THE Department for Education has dropped its plans to regulate out-of-school classes, including Sunday schools.
Instead, the department has established a £3-million “targeted fund” to aid agencies in “tackling the minority of out-of-school settings that seek to undermine British values”.
The results of a three-month consultation that began in November 2015 were published on Tuesday. The report shows that more than half of the respondents were from faith groups (54.7 per cent), and that the main concern given was “around the effect that the proposed regulation would have on out-of-school settings being able to exercise religious and other freedoms”.
The report said: “Many also expressed doubts about the suitability of Ofsted to inspect religious settings.”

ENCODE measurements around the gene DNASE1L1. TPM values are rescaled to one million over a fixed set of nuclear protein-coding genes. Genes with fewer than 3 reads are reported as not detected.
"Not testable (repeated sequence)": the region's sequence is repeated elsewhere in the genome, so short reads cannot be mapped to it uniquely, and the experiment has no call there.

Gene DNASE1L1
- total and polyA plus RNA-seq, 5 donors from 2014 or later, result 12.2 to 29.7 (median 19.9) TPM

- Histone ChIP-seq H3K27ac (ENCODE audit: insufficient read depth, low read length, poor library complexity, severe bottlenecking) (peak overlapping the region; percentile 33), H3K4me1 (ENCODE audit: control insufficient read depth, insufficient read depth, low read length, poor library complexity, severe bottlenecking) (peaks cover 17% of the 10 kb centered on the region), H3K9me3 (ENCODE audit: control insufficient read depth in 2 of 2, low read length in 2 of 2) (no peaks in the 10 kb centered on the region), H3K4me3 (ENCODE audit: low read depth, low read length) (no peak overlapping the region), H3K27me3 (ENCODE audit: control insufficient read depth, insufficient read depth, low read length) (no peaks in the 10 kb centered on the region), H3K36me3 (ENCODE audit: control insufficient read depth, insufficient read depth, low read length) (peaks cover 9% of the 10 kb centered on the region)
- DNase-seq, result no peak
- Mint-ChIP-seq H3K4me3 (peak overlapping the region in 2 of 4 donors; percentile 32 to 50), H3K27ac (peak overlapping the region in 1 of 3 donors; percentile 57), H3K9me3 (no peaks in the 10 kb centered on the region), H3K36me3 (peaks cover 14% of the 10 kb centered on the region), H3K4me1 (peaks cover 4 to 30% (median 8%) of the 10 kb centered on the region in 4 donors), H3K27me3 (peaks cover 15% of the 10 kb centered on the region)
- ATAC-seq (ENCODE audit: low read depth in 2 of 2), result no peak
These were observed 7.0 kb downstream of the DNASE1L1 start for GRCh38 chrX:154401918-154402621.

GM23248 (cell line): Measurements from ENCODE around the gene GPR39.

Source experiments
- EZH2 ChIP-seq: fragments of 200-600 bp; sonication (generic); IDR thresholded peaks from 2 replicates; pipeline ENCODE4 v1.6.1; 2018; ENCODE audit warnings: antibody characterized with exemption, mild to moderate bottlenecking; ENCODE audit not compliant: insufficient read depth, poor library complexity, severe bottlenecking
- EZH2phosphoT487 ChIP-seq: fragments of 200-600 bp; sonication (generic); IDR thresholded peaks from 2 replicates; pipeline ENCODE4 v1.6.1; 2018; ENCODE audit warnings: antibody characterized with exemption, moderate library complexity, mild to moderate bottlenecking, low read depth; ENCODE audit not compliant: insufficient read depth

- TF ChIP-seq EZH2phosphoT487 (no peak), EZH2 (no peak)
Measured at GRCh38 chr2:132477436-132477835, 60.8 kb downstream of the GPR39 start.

In February, Ofsted’s chief inspector, Amanda Spielman, said that there were some out-of-school settings that “need to be tackled”, and that the Church of England had resisted inspections to tackle such scenarios (News, 9 February).
The Church’s chief education officer, the Revd Nigel Genders, said in response that the C of E did “support tackling potential extremism in out-of-school settings, including, potentially, through targeted inspections”, but it did not support their being imposed across the board.
The Minister for the School System, Lord Agnew, said on Tuesday: “It is right that we should build on the high standards we’ve set in our schools so that every child receives a suitable and safe education — no matter where they are being taught — and that we can act quickly in the rare instances when this is not the case.”
The director of advocacy at the Evangelical Alliance, Dr David Landrum, said that “the Government has rightly seen that churches and the activities they provide are a positive force for society and not a threat they need to regulate.”